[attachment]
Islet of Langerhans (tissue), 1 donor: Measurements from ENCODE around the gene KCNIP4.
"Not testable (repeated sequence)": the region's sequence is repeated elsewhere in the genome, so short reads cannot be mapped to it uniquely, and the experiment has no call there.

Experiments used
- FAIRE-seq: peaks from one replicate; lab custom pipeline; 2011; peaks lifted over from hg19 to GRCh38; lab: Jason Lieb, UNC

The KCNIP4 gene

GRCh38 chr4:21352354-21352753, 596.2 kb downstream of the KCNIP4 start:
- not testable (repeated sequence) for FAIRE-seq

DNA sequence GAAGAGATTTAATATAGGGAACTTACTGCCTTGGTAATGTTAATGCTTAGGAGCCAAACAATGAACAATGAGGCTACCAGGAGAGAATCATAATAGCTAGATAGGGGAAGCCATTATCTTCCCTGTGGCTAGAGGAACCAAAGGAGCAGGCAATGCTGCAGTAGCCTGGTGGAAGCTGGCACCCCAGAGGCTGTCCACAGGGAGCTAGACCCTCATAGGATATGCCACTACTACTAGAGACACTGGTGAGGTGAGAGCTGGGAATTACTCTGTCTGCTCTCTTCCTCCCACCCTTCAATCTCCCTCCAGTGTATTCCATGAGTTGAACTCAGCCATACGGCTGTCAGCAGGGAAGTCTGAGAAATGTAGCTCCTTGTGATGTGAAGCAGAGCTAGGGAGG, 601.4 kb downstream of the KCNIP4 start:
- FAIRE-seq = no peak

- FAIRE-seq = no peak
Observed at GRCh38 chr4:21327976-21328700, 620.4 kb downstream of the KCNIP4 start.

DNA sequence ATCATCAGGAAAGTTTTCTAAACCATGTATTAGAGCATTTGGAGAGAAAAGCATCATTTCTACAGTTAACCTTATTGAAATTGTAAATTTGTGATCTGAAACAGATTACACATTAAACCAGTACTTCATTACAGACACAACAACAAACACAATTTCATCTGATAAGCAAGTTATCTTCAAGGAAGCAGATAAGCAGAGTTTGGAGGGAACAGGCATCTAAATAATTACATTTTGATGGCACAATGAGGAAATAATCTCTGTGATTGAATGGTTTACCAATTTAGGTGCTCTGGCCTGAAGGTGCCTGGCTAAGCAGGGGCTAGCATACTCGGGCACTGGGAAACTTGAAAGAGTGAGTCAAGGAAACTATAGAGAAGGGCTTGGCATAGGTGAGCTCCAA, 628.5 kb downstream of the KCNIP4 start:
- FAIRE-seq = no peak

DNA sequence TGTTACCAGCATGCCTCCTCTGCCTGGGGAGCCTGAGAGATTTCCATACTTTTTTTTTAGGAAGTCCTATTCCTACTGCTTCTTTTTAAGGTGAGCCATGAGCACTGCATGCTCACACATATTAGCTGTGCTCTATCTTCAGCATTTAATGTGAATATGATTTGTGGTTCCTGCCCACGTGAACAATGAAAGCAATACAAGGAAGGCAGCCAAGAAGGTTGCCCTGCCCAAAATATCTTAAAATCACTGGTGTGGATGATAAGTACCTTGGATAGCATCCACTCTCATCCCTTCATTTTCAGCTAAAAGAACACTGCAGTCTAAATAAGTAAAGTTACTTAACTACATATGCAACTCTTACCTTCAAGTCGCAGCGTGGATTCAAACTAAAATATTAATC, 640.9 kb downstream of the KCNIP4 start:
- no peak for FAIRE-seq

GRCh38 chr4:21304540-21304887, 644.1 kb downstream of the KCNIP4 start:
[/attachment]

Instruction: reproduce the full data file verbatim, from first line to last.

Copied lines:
Islet of Langerhans (tissue), 1 donor: Measurements from ENCODE around the gene KCNIP4.
"Not testable (repeated sequence)": the region's sequence is repeated elsewhere in the genome, so short reads cannot be mapped to it uniquely, and the experiment has no call there.

Experiments used
- FAIRE-seq: peaks from one replicate; lab custom pipeline; 2011; peaks lifted over from hg19 to GRCh38; lab: Jason Lieb, UNC

The KCNIP4 gene

GRCh38 chr4:21352354-21352753, 596.2 kb downstream of the KCNIP4 start:
- not testable (repeated sequence) for FAIRE-seq

DNA sequence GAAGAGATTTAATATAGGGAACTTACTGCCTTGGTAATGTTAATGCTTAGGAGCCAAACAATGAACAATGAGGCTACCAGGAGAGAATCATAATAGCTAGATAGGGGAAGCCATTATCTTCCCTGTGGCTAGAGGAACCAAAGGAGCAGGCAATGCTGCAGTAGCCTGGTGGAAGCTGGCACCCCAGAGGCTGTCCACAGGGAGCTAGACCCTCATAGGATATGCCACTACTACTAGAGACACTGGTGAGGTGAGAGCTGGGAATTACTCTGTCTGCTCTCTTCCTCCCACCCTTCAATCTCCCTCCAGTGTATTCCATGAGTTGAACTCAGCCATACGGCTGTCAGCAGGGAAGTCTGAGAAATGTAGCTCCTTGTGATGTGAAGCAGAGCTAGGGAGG, 601.4 kb downstream of the KCNIP4 start:
- FAIRE-seq = no peak

- FAIRE-seq = no peak
Observed at GRCh38 chr4:21327976-21328700, 620.4 kb downstream of the KCNIP4 start.

DNA sequence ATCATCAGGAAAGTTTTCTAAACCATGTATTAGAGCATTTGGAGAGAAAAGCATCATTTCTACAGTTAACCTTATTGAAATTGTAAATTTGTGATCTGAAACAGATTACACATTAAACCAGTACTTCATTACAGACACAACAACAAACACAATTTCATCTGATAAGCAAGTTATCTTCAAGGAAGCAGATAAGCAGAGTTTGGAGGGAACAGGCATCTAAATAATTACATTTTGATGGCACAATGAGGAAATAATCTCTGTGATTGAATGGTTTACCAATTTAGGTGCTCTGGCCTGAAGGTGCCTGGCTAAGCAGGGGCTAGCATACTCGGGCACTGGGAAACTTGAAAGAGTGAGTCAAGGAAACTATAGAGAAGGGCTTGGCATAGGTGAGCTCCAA, 628.5 kb downstream of the KCNIP4 start:
- FAIRE-seq = no peak

DNA sequence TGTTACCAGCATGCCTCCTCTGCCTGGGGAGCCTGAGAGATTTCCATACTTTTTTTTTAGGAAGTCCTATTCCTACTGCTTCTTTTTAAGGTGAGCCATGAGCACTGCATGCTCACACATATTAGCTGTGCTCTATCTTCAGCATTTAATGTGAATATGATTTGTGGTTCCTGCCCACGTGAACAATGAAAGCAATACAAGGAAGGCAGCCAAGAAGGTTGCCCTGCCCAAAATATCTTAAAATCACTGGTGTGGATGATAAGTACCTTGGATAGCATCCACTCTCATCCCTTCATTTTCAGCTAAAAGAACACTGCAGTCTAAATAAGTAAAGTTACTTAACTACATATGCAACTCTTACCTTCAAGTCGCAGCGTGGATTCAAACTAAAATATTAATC, 640.9 kb downstream of the KCNIP4 start:
- no peak for FAIRE-seq

GRCh38 chr4:21304540-21304887, 644.1 kb downstream of the KCNIP4 start: